Side Bar The Glycerol Story is it a carb

Glycerol (1,2,3 -propanetriol) is a nutrient that has gotten some attention in the bodybuilding magazines as a supposed "plasma expander" and is hocked as having some ability to increase the fullness of muscles.

It's also added to MRP bars for its mild sweet taste and gives the bar good texture similar to fat. Glycerol is used in the food industry to improve moisture, palatability and as a sweetener.

Over the past few years, there has been a great deal of confusion over exactly what glycerol is and what it is not. Is it a carb? A fat? Can it increase performance? First, let's get to the basis of what glycerol is as it's defined chemically. Glycerol is an integral component of the triglyceride molecule. As most people who have taken a basic nutrition or biology course will tell you, glycerol forms the backbone of the triglyceride molecule, which is one of several ways the body transfers fat around in the body.

Most people also know that high triglyceride levels are a risk factor for heart disease. Does that make glycerol a fat? Not exactly! If you break up a triglyceride, you will get three free fatty acids and glycerol (hence the reason it's called the back bone of a triglyceride).

Now that you've liberated glycerol from the clutches of fatty acids, what does glycerol become? A fat? A carbohydrate? Or maybe it really doesn't fit into any neat category. This is where things have gotten messy and why there is so much rampant confusion, leading some less than ethical supplement companies to make wild claims about glycerol.

So what exactly is glycerol you ask? If you go by how chemistry books define carbohydrates and glycerol, you'll see that fitting glycerol into the carbohydrate category is not going to happen. I won't bore you with the details, but you won't find glycerol defined as a carbohydrate in any biochemistry textbooks (Lehninger, A.L., 1993).

Glycerol is defined as a naturally occurring trivalent alcohol. Similar to carbohydrates, glycerol oxidation yields 4.32 kcals per gram. So even though the number of calories in carbohydrates and glycerol are the same, structurally, they aren't the same. Besides, proteins and carbohydrates have a similar caloric value also, but they sure as heck are not the same!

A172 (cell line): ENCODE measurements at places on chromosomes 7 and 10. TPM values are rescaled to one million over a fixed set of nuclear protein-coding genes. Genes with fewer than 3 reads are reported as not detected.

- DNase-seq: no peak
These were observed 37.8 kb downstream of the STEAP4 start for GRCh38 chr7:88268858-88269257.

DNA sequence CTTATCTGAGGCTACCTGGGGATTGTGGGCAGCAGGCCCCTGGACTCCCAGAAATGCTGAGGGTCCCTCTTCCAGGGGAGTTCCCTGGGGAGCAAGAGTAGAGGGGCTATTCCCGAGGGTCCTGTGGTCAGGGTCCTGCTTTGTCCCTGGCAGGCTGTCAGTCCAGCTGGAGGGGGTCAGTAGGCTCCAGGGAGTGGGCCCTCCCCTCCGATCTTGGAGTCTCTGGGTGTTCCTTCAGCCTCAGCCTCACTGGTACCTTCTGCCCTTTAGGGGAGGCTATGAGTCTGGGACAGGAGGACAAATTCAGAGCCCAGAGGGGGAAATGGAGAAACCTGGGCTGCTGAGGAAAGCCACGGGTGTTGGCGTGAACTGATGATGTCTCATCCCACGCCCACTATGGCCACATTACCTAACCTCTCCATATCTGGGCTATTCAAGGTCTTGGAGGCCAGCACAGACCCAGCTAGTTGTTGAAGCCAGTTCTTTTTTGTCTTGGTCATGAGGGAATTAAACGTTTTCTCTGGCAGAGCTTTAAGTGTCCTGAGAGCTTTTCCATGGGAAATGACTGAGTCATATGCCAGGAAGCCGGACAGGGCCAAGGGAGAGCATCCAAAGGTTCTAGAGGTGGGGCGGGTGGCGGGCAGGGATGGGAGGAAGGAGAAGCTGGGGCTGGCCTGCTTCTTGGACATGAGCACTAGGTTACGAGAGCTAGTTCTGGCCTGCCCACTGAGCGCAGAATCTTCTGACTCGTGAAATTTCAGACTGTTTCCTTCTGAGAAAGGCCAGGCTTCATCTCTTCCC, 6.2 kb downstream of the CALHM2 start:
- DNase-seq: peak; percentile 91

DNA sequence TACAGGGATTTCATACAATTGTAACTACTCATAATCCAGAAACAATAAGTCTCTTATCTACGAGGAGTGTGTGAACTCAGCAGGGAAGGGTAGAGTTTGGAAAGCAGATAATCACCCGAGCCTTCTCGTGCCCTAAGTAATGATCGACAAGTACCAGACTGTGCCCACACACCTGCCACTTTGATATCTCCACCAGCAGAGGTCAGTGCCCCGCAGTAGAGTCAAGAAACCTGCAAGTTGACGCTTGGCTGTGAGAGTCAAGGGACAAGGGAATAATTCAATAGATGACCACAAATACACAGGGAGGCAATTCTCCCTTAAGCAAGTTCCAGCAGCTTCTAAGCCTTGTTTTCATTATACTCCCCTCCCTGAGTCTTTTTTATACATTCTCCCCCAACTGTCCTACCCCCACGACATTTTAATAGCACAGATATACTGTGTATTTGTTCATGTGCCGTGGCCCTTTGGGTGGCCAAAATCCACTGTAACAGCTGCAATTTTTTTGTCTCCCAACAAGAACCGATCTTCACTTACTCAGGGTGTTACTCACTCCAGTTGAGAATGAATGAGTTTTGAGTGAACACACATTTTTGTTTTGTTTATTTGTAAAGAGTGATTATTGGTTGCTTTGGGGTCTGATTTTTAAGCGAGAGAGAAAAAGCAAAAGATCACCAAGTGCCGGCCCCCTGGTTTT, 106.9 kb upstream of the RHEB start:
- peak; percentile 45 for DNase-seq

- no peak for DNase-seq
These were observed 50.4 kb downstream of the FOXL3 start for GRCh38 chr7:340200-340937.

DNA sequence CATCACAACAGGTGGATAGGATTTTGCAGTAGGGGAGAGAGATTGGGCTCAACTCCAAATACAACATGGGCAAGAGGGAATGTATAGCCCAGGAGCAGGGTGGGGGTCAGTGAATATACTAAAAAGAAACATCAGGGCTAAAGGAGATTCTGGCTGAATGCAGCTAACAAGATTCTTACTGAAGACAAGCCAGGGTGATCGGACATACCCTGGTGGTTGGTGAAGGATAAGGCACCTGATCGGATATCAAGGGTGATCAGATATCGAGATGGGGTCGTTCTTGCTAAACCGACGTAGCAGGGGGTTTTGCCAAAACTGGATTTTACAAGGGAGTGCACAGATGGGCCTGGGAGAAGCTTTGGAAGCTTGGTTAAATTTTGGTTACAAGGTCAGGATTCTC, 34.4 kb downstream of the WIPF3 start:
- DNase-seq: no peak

So if glycerol is clearly not a carb, what about the people making a big deal out of its conversion to glucose? Does glycerol act like a carb from its conversion to glucose (blood sugar)?

The big question is whether or not glycerol contributes to the formation of glucose, via a process called gluconeogenesis. The basic answer is no! For example, if you starve yourself for 3-4 days, then glycerol might contribute a bit to glucose production (about 22% of total glucose production).

But if you don't starve yourself on a regular basis - and no one should if they can avoid it - glycerol contributes much less than 5% of total glucose production (Baba, H., et al., 1995).

When the body is starved for both calories and carbohydrates, under the right conditions, it will convert certain non-carbohydrate substrates to glucose, such as glycerol, certain amino acids, etc., but this is not major source of carbohydrates (glucose) under normal conditions. Under normal conditions, like when a person is eating normally (i.e. not starving themselves) you can consume enough glycerol to fill an elephant, but you don't get large changes in blood glucose and insulin.

For instance, in a study published in the "European Journal of Applied Physiology," on six healthy, non-obese men - 32 years of age on average -during exercise to exhaustion on a cycle ergometer (73% of V02max). The men either ingested glucose, glycerol or placebo. The ingestion of glucose (1 gram per kg body weight, equal to 70 grams for a 150 lb person) 45 minutes prior to exercise produced a 50% increase in plasma glucose, as well as a 3-fold increase in plasma insulin at zero minutes of exercise.

On the other hand, glycerol consumption (1 gram per kg body weight) 45 minutes prior to exercise produced a 340-fold increase in plasma glycerol; but resting levels of plasma glucose and insulin did not change (Gleeson, M., et al., 1986).

Is there any use to glycerol in the diet? Possibly. A Dr. Jose Antonio suggests that substituting glycerol for high-glycemic carbohydrates could minimize the plethora of health problems associated with eating cookies and cakes and other very high GI foods. As Dr. Antonio points out, "glycerol has little if any effect on resting plasma glucose and insulin at rest even after taking whopping doses."

Is glycerol a legitimate ergogenic aid? Because of glycerol enables you to retain more fluid, some scientists theorize that taking exogenous glycerol might help performance. This is based on the fact that if you keep yourself well-hydrated, then you'll be able to train harder and longer, particularly in hot environments.

Some studies have found mild improvements in endurance athletes given glycerol (Wagner, D.R., 1999; Montner, P., et al., 1996.) but studies have been mixed with some finding no effect. As with all science, there isn't a unanimous consensus on glycerol's effects. Some sports nutrition companies sell glycerol to bodybuilders as a "plasma expander" as glycerol can pull fluids into the vascular system temporarily and may enhance the pump you feel in the gym or when stepping on stage.

So far, the feedback on such a strategy is mixed with many bodybuilders reporting a crushing headache after ingesting large amounts of glycerol.

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